Carl Brookins Review of A Fair to Die For

A Fair To Die For                  
by Radine Trees Nehring
ISBN: 9781610091220
A 2012 release from Oak Tree Press
238 pages (without recipes)

In spite of continual bumps in their road of life, Carrie McCrite and her second husband, Henry, forge onward. They both have healthy, positive attitudes. That’s mildly surprising for Henry. He’s retired from a career as a cop in Kansas City. They expected to live a quiet, typical retiree life in the Ozarks. Fate intervenes, in the form of a long-forgotten cousin named Edith Embler. Edith blows into town looking for family history and bringing behind her a variety of really bad dudes who seem to hang around craft fairs with evil intent.

The story rests in a really clever idea, and the author handles the plot necessities carefully and responsibly. Her skill as a writer puts this novel very much in a positive cozy sort of grouping. Like a lot of traditional American mysteries, this story has a harder edge than is typically found in the classical, traditional, stories from the UK.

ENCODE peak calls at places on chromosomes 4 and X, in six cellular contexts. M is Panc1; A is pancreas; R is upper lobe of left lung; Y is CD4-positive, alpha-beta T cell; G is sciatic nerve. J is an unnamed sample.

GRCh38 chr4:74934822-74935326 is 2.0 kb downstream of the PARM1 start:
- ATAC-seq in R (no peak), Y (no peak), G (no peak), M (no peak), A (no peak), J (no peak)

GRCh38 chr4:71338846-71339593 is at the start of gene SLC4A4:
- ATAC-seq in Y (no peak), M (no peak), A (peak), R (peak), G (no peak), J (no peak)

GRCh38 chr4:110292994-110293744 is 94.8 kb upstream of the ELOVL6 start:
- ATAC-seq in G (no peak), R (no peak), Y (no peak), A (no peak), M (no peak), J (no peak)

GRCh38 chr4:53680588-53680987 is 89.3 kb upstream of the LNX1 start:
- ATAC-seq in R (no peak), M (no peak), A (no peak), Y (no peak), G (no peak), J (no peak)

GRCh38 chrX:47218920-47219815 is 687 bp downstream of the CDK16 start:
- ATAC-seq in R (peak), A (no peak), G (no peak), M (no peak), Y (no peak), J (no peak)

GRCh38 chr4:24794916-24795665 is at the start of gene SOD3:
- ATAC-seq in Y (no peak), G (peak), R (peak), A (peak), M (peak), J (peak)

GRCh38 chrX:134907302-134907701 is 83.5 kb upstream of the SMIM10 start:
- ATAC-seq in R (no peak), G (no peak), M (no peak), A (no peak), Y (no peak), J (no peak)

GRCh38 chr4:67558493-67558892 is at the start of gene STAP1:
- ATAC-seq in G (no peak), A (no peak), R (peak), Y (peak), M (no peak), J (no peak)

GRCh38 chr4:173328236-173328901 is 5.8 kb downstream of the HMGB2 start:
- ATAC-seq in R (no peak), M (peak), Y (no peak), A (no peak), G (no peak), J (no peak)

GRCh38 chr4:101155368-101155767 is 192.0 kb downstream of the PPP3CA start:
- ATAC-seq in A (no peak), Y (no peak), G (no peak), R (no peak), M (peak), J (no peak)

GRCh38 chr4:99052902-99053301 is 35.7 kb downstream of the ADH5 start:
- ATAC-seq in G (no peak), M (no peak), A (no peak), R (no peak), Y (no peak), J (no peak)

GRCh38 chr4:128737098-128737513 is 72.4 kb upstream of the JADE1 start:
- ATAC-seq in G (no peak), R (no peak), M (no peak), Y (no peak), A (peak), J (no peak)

Carrie’s experience and generosity of spirit in wanting to help Edith in every possible way play out nicely against her husband’s more suspicious and cautious nature. The novel is interestingly peopled with several unusual characters who add to the richness of the scene. I’ve been reading this author over a number of years and am pleased to recommend this novel. It is in the end a satisfying mystery involving nice people who are truly competent. In the end, one might view with a certain hesitation, if not suspicion, the abrupt arrival of long-lost relatives.
--
Carl Brookins www.carlbrookins.com http://agora2.blogspot.com, Case of the Great Train Robbery, Reunion, Red Sky

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